Barlow maneuver

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The Barlow maneuver is a physical examination performed on infants to screen for developmental dysplasia of the hip. It is named for Dr. Thomas Geoffrey Barlow (September 25, 1915 – May 25, 1975), an English orthopedic surgeon, who devised this test. It was clinically tested during 1957–1962 at Hope Hospital, Salford, Lancashire.[1]

Procedure[edit]

The maneuver is easily performed by adducting the hip (bringing the thigh towards the midline) while applying pressure on the knee, directing the force posteriorly.[2]

Interpretation[edit]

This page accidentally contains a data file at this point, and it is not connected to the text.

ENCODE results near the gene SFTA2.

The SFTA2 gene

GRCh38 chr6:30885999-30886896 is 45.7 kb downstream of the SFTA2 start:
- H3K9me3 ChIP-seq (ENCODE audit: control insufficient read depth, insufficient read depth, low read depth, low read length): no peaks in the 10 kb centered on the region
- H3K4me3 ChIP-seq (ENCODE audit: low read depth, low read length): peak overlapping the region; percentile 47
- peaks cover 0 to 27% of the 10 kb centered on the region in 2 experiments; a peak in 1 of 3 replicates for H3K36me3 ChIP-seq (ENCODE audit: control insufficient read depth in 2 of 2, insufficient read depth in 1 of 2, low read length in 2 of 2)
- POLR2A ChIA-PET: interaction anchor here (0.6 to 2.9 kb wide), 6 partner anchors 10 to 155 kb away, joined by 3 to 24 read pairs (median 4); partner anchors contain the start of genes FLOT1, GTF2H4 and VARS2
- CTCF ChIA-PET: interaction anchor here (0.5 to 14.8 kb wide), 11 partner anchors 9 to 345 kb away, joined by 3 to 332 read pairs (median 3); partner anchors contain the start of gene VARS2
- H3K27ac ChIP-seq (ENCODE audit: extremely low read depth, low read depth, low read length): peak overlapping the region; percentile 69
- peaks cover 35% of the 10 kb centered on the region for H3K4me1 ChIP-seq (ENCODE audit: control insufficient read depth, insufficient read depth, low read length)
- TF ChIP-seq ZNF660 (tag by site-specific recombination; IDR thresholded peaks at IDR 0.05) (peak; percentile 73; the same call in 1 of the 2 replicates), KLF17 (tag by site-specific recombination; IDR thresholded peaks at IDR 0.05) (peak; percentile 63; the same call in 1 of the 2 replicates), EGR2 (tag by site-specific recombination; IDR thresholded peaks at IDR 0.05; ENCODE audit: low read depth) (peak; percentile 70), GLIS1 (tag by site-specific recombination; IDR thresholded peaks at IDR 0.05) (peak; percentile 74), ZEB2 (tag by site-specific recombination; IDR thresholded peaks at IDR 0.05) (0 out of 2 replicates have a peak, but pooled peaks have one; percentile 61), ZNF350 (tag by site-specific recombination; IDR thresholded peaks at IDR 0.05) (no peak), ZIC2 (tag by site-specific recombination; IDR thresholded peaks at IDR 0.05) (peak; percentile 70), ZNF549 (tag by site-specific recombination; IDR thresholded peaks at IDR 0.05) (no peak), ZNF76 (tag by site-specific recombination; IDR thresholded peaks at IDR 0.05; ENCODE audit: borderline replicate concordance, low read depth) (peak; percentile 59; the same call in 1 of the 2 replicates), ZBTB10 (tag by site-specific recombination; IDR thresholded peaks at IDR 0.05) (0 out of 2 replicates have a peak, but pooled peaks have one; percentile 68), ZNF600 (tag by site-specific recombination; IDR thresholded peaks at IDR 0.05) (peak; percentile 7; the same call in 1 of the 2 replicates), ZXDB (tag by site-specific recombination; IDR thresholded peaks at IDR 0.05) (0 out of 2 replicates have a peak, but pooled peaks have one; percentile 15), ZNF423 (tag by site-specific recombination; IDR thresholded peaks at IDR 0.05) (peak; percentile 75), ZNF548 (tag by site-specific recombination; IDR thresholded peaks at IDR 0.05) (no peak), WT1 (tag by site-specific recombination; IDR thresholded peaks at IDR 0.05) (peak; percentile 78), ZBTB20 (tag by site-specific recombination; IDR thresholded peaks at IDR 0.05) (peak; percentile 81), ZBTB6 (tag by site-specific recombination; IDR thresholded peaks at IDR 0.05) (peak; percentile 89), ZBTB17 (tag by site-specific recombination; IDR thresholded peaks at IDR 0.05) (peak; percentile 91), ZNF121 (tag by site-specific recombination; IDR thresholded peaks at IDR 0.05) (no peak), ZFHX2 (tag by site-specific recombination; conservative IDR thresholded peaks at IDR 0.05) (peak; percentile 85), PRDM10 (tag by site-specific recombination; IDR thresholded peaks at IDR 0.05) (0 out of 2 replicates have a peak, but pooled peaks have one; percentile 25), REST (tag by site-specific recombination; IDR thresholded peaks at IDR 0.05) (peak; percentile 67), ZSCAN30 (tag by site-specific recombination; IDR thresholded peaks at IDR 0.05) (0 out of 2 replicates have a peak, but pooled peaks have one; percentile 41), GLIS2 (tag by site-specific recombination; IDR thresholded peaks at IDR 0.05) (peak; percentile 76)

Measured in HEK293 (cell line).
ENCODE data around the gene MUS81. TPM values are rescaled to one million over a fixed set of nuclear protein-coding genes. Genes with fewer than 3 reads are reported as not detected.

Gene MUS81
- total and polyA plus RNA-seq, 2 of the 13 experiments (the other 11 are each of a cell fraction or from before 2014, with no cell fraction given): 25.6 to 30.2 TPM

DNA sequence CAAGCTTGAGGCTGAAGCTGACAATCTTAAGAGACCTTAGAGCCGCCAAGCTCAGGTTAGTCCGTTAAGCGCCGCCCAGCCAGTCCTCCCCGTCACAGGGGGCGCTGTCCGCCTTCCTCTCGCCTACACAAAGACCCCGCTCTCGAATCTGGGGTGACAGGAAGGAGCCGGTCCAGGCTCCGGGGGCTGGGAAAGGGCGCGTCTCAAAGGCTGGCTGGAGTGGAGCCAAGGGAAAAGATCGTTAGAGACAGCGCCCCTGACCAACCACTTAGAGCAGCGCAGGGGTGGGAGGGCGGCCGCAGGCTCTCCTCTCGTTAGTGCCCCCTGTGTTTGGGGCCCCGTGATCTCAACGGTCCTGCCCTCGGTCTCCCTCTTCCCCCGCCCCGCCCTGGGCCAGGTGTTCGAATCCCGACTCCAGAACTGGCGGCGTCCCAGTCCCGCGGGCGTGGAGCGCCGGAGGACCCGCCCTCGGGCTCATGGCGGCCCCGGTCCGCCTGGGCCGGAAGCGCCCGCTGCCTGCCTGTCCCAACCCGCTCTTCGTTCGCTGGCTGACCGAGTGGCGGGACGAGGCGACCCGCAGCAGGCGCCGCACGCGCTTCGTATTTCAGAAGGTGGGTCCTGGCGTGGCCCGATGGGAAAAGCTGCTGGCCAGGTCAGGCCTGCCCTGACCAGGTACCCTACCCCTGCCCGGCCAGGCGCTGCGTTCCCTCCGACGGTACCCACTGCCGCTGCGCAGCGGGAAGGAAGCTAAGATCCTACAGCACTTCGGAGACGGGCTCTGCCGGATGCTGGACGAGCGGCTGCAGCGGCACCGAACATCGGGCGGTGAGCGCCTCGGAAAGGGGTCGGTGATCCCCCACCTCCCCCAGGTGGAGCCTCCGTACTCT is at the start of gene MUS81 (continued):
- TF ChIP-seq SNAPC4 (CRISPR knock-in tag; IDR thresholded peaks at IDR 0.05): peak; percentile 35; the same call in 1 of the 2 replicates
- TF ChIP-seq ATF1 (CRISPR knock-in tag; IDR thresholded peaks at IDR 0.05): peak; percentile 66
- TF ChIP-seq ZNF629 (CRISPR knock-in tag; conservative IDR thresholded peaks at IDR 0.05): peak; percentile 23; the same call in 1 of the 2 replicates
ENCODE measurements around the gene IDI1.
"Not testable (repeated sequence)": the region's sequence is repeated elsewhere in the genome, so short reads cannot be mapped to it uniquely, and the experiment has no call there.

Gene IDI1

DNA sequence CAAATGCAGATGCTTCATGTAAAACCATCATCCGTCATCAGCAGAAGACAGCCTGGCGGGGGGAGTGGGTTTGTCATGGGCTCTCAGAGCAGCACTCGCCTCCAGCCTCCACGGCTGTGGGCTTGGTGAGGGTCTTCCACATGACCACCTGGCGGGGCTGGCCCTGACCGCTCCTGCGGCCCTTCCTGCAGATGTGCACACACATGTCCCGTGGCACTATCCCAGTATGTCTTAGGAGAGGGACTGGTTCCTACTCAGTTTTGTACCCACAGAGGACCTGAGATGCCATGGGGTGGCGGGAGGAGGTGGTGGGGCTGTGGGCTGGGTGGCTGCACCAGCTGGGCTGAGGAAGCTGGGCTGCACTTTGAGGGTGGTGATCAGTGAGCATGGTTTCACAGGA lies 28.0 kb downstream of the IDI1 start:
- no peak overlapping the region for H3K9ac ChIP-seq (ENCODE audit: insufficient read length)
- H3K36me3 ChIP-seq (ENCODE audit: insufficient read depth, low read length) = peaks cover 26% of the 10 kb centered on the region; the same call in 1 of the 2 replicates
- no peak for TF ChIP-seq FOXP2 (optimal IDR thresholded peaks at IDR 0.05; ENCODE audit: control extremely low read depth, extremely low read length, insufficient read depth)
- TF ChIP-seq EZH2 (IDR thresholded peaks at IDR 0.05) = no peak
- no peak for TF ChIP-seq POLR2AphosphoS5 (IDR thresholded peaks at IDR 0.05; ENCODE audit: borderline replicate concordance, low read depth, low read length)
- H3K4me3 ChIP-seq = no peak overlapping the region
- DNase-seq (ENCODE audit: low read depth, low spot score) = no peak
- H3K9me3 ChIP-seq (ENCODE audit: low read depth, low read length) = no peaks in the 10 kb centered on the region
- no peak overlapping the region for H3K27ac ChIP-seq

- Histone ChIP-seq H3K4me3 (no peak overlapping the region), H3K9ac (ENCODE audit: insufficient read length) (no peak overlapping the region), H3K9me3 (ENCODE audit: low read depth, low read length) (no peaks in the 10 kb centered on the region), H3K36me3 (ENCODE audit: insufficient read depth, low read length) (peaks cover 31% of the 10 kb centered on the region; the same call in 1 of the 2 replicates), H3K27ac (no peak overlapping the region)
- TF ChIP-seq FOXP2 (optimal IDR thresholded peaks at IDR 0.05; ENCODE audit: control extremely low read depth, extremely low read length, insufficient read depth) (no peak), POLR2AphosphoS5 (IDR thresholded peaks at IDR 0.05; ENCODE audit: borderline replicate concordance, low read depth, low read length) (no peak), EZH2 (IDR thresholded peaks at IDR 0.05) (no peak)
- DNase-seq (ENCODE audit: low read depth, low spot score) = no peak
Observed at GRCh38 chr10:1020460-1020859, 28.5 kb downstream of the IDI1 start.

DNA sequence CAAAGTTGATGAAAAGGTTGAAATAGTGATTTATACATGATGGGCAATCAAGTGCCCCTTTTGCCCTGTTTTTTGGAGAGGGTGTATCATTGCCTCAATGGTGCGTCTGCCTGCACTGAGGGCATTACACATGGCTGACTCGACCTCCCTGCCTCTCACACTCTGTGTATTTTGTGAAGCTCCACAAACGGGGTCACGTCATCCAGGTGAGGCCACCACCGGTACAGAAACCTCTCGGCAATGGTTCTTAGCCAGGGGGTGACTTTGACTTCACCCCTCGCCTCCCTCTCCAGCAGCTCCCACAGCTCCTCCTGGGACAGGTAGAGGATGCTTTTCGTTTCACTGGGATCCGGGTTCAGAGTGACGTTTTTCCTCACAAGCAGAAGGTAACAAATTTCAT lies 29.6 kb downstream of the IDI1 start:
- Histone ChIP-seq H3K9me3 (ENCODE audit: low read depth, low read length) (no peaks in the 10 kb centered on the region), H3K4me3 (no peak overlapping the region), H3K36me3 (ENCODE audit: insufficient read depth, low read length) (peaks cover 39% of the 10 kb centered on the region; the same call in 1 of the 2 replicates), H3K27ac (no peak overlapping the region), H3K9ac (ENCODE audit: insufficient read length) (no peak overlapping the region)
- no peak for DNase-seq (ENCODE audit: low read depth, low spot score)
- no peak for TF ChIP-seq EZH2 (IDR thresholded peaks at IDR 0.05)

If the hip is dislocatable — that is, if the hip can be popped out of socket with this maneuver — the test is considered positive. The Ortolani maneuver is then used, to confirm the positive finding (i.e., that the hip actually dislocated).

References[edit]

  1. ^ Barlow TG (1962). "Early diagnosis and treatment of congenital dislocation of the hip". The Journal of Bone and Joint Surgery. 44–B (2): 92–301. 
  2. ^ French LM, Dietz FR (July 1999). "Screening for developmental dysplasia of the hip". American Family Physician. 60 (1): 177–84, 187–8. PMID 10414637. 

See also[edit]